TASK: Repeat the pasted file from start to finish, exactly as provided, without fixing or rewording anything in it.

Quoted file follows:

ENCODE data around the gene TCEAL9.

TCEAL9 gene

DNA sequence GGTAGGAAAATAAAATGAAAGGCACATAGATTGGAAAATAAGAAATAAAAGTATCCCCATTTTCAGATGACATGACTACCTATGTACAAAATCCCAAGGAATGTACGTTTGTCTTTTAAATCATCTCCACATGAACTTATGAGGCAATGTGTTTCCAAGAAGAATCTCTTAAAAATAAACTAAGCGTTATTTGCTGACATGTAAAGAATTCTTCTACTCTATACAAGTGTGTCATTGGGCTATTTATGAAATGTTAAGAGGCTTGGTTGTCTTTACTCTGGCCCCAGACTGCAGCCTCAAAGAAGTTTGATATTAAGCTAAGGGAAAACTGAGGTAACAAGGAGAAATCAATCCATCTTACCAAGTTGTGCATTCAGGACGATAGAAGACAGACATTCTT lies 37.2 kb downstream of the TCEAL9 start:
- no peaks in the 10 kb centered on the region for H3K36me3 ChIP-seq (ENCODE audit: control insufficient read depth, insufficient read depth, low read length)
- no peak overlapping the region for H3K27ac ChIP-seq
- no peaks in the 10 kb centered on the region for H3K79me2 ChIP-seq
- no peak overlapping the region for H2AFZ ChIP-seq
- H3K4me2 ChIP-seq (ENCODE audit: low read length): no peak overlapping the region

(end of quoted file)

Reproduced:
ENCODE data around the gene TCEAL9.

TCEAL9 gene

DNA sequence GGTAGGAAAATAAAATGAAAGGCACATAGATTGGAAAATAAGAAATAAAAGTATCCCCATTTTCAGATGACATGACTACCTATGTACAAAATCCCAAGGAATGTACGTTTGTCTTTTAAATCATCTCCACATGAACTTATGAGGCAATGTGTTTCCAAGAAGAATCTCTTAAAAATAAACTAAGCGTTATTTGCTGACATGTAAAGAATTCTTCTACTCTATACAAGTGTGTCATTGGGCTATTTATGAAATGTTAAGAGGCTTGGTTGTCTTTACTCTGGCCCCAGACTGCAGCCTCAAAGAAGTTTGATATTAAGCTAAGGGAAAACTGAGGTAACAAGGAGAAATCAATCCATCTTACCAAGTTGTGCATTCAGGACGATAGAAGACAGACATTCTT lies 37.2 kb downstream of the TCEAL9 start:
- no peaks in the 10 kb centered on the region for H3K36me3 ChIP-seq (ENCODE audit: control insufficient read depth, insufficient read depth, low read length)
- no peak overlapping the region for H3K27ac ChIP-seq
- no peaks in the 10 kb centered on the region for H3K79me2 ChIP-seq
- no peak overlapping the region for H2AFZ ChIP-seq
- H3K4me2 ChIP-seq (ENCODE audit: low read length): no peak overlapping the region